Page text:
The Importance of the Land Ethic

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Alanna Hartzok

The global financial crisis has demonstrated a deep systemic failure of the prevailing economic paradigm. So far, efforts to remedy the situation have failed to address the root causes of the meltdown and are digging the American people deeper into the hole of public debt.

In an op-ed titled “Obama’s Ersatz Capitalism” earlier this year, Joseph Stiglitz wrote that the bailout of banks by taxpayers is a “partnership in which one partner robs the other.” Considering that in 2004 the top 1 percent of the population of the United States owned more than $2.5 trillion more wealth than the bottom 90 percent, and that even in 1996 about 350 billionaires held more wealth than nearly half of humanity, we have surely arrived at the end of the capitalist monopoly game.

Rent-Seeking and Economic Restructuring

Alternative economic analysts have traced the severe wealth gap problem to the ability of the so-called FIRE sector—finance, insurance, and real estate—to concentrate large amounts of money, resources, and power into ever fewer hands via a variety of rent-seeking behaviors. “Rent” connotes unearned income. Alternative analysis considers economic rent to be a socially generated surplus that is being privately captured.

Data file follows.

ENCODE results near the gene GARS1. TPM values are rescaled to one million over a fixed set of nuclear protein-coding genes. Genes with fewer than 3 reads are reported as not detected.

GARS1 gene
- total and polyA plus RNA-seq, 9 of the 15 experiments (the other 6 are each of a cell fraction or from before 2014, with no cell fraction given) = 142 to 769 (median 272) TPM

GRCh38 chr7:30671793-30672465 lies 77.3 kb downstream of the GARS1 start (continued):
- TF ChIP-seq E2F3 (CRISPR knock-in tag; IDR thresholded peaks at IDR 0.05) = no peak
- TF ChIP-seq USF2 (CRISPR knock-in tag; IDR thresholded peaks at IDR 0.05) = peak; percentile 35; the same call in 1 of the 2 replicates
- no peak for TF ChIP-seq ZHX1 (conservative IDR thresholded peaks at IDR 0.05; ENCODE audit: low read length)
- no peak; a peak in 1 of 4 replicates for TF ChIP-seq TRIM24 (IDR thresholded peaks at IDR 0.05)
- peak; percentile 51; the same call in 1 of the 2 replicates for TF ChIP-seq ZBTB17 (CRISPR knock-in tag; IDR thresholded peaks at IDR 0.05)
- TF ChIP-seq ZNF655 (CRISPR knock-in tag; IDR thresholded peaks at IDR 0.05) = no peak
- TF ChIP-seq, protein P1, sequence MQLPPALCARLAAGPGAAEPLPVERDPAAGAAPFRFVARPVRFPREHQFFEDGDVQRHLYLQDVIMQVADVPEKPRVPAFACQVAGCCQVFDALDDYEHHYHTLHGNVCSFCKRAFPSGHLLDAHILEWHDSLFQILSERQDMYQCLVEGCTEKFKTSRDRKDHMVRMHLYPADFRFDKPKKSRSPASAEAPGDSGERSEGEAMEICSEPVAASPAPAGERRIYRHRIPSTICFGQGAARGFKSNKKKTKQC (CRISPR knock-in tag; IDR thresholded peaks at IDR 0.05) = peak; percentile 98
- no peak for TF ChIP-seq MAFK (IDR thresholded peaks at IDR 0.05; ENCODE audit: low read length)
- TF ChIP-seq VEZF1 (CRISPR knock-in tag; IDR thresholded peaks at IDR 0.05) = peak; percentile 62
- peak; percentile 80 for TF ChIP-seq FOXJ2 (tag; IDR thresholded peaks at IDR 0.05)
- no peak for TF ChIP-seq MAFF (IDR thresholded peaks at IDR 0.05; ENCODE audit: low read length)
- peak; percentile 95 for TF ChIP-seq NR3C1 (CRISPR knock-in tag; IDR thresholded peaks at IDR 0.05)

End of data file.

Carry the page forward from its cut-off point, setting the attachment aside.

As an economy generates wealth, the price of land and other natural resources increases. Because the gifts of nature cannot be produced by human effort and supply cannot be increased to meet demand, holders of land and natural resources are in a position to capture the surplus—economic rent—generated by labor and capital.

While economic rent is essentially a measure of the social surplus it is not regarded as such under neoliberal economics, which treats this value as a market commodity for private profiteering. This fundamental flaw in market economics has created a highly inequitable global economic system. Lack of knowledge as to how to correct this flaw, and retain the benefits, efficiencies, and individual freedoms of the market, was the impetus for the emergence of centrally managed and controlled state socialism. An economic restructuring based on a full understanding of the role of economic rent is needed for a new economic framework beyond both the old right and the old left.

Read more at Policy Innovations

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